In the winter of 2014, the Detroit Blight Removal Task Force surveyed every parcel of land in the city of Detroit and, in May of that year, issued their informative report “Every Neighborhood Has a Future …. and It Doesn’t Include Blight.” They identified 17,962 commercial buildings in the city. Thirty percent of them—a total of 5,471—were blighted. The Peter J. Platte Motor Sales building was, I presume, one of the blighted commercial structures in the Detroit Blight Removal Task Force survey.
We often laud the innovative men who, in Detroit, designed automobiles and then determined how to produce them efficiently in great quantity while maintaining quality; such men as Henry Ford, R. E. Olds and Henry Leland. However, the survival of a vehicle producer depended upon sales. Without a network of dealers to market cars and trucks and then service those they sold, the auto firms would have withered. I can think of no instance in which a path was beaten to the door of an auto factory because of the quality or innovativeness of their product.
Today, we think we know what auto dealerships looks like. Located on several acres or more of land, it includes large lots full of new and used cars, an attractive well-lit showroom where the walls are windows and where you can work out a deal with the sales person. Then there is a large one-story service area where new cars are prepared for delivery and older vehicles repaired. First-generation auto dealerships were very different as illustrated by the World War I era building pictured here. Typically, there was a first floor with a modest sized show room facing the street, sufficient in size, perhaps, for one-half dozen new cars along with offices for the sales staff. By modern standards, these show rooms had tiny windows and must have been rather dark. Then there were one, two or even three upper stories. This is where the repair work was done. Cars had to be driven up a ramp to get there. I wonder how they handled cars that could not move up the ramp to the second story under their own power? Urban land was often costly so it was desirable to construct these multi-story dealerships. I suspect that if you took a picture of a first generation auto dealership and showed it to sales persons working today at one of the huge suburban dealers; they would have a hard time recognizing it. In a few places where land is very expensive, such as Manhattan, you will find dealers operating in buildings similar to the one shown here but that is very rare. Since World War II, dealers have needed immense amount of space so they left cities such as Detroit. By 2014, I believe that there were only three new car dealers operating in the city of Detroit.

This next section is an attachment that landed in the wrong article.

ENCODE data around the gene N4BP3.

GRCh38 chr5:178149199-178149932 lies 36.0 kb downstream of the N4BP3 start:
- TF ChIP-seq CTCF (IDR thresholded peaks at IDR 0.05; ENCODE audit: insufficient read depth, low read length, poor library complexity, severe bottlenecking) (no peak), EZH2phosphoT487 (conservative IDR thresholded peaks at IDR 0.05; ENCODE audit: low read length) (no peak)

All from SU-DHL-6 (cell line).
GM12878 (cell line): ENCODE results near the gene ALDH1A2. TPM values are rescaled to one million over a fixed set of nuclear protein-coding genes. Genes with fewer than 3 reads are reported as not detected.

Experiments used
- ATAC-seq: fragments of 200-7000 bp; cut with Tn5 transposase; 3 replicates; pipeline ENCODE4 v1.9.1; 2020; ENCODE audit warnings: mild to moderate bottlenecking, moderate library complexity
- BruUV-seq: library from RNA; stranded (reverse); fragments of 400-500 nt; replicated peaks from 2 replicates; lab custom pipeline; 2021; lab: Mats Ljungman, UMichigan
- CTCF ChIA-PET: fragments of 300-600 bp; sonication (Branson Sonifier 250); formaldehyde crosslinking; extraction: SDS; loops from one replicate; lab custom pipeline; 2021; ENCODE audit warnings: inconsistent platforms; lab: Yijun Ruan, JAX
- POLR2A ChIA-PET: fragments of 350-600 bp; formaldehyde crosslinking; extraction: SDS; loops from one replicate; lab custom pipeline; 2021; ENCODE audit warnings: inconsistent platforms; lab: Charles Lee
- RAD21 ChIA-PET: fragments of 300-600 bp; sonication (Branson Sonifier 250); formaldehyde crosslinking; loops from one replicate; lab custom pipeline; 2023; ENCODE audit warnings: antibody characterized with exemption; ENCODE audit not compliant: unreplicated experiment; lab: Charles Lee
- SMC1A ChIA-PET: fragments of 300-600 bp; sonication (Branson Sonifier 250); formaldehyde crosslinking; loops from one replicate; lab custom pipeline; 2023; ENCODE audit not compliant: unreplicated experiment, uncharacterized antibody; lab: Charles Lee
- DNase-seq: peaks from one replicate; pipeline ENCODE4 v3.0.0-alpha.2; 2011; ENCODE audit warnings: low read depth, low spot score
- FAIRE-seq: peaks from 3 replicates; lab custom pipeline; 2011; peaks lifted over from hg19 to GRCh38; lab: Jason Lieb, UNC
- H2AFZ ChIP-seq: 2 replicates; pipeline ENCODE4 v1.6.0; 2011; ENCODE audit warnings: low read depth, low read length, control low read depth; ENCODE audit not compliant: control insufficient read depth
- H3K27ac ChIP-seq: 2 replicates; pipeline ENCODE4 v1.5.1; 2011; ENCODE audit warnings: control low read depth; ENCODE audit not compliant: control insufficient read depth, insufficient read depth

I spent a fair amount of time trying to determine what brands of vehicles Peter Platte sold as a Ford Dealer. The closest producers would have been Chalmers, Hudson and Liberty located, approximately, where the Jefferson North plant now produces Dodge Durangos and Jeep Grand Cherokees for Fiat/Chrysler. I never learned what brand was sold from this dealership.
This building was constructed as a three-story brick and reinforced concrete structure. In 1936 a two-story addition was built toward the rear. In 1956, the front and Ashland Avenue sides were covered with blue metal sheathing. At some point, the auto dealership closed and B. F. Goodrich opened a tire store in the building. I do not know how long this building has been underutilized. Perhaps it is used for storage.
In 2007, the City of Detroit created a Jefferson-Chalmers Commercial Historic District. It includes both sides of the blocks of East Jefferson near the city’s border with Grosse Pointe Park as well as some structures on Eastlawn, Chalmers, and Manistique. The now abandoned St. Columba’s Episcopal and its parish house on East Jefferson is within this historic district. I presume that owners of properties in this area saw potential for economic growth since they were located very near to the Grosse Pointes where the population is modest in number but the spending power is great. People driving home along East Jefferson from their jobs in Detroit to their domicile in the Pointe could easily stop to make a purchase. The years since 2007 have been very challenging ones for metropolitan Detroit because of the persistent recession. Alas, I see few indicia of the success of an effort to create a vibrant shopping district in this corner of Detroit closest to the Pointes.
The Blight Removal Task Force estimated that the cost of removing blighted commercial building in Detroit would be between 800 million and one billion dollars. They did not identify a source of such funds.
Architects: James S. Rogers, Harrie W. Bonnah and Walter C. Chaffee
Date of construction: 1919
Use in 2014: Apparently an abandoned building
City of Detroit Designated Historic District: The structure is within the Jefferson-Chalmers Historic Business District listed in 2007.
State of Michigan Registry of Historic Sites: Not listed
National Register of Historic Places: Not listed
Photograph: Ren Farley; July, 2014
Description revised; January, 2015
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